A New York Times report said Mr Spitzer, who made his name fighting corruption, hired a $1,000-an-hour (£497) prostitute.
The newspaper said he was caught on a federal wiretap at least six times on February 12 and 13 arranging to meet the woman at a Washington hotel.
Gov Spitzer, a married 48-year-old Democrat who investigated prostitution as New York's attorney general, apologised for what he described as a "private matter" but said nothing about resigning.
At the heart of the scandal is a criminal complaint charging four people with running a multi-million dollar prostitution ring dubbed The Emperors Club.
The New York Times said Mr Spitzer was identified as Client 9 in the court papers filed last week.
Client 9 arranged to meet with "Kristen," a prostitute who charged $1,000 (£497) an hour, on February 13 in a Washington hotel and paid $4,300 (£2,139) for services rendered and as a down payment for future engagements, according to the court documents.
Among the charges brought against the four defendants was transporting women across state lines for prostitution purposes.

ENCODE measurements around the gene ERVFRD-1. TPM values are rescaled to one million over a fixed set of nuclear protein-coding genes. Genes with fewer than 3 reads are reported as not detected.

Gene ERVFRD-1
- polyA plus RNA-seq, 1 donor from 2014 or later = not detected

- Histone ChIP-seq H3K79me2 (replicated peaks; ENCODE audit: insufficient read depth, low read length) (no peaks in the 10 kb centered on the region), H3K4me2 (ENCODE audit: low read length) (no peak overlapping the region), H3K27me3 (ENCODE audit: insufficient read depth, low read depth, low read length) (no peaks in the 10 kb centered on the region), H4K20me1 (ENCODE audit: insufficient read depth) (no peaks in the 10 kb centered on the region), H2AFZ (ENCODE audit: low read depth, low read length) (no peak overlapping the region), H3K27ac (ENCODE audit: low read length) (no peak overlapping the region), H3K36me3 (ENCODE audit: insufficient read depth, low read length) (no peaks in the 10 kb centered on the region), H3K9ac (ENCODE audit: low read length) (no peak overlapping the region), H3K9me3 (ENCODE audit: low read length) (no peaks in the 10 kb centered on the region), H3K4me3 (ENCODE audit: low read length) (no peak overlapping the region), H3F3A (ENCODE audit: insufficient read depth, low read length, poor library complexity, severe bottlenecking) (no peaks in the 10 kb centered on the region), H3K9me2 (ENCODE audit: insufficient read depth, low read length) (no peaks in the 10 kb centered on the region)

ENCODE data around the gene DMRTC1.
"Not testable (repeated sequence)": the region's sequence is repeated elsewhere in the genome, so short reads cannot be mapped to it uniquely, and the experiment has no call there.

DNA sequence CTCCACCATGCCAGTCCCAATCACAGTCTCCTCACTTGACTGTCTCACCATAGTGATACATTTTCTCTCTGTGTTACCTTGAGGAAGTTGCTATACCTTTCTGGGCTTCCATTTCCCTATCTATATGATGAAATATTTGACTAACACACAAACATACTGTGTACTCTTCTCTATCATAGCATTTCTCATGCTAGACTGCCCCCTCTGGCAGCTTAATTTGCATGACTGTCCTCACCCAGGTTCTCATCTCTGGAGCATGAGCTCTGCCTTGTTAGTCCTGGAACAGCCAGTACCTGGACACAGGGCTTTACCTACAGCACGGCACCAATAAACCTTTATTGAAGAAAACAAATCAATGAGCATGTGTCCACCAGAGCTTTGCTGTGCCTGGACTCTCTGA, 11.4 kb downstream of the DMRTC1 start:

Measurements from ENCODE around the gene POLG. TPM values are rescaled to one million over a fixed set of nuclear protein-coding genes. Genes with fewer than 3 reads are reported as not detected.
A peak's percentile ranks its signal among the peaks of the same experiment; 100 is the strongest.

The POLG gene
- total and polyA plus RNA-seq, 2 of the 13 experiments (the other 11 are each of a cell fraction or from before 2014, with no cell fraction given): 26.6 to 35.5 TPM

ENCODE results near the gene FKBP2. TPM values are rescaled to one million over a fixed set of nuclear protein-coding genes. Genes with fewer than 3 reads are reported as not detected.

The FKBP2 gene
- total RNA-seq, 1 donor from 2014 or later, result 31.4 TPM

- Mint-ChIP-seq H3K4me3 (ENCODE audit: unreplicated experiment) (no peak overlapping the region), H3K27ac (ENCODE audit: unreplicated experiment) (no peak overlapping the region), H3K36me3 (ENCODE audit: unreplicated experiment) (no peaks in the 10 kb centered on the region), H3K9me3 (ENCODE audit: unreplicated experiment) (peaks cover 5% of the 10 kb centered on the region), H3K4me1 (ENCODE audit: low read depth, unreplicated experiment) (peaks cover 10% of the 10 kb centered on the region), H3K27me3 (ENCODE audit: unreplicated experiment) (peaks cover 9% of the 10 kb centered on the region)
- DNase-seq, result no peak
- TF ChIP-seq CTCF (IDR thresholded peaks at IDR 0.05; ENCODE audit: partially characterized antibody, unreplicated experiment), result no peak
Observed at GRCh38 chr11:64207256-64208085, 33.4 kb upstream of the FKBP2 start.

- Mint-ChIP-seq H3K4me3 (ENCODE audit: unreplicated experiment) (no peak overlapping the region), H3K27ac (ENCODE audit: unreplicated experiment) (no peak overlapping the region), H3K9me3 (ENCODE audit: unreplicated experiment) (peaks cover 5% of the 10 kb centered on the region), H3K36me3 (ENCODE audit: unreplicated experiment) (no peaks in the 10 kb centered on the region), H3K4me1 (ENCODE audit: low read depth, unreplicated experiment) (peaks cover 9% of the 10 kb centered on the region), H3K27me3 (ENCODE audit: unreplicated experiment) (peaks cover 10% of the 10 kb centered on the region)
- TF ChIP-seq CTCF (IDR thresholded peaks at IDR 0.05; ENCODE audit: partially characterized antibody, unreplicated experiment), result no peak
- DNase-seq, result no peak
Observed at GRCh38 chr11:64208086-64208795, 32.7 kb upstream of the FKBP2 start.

It was not clear if a similar charge might be brought against Mr Spitzer if it were proven he arranged for "Kristen" to travel from New York to Washington to have sex with him.
Mr Spitzer has neither confirmed nor denied the newspaper's claims.
News of the allegations has rocked Wall Street, where power brokers resented the Governor's high-profile inquiries into financial cases when he was New York state's chief prosecutor.
An editorial in The Wall Street Journal said: "The stupendously deluded belief that the sitting Governor of New York could purchase the services of prostitutes was merely the last act of a man unable to admit either the existence of, or need for, limits.
"Governor Spitzer, who made his career by specialising in not just the prosecution, but the ruin, of other men, is himself almost certainly ruined."
Questions are being asked about if, or when, Mr Spitzer will resign and whether he would be charged with any crime.
Prosecutors rarely bring charges against clients of prostitutes in such cases.
In an online poll on The Daily News website, 83 per cent of respondents said Mr Spitzer should resign.
Last Mod: 11 Mart 2008, 16:35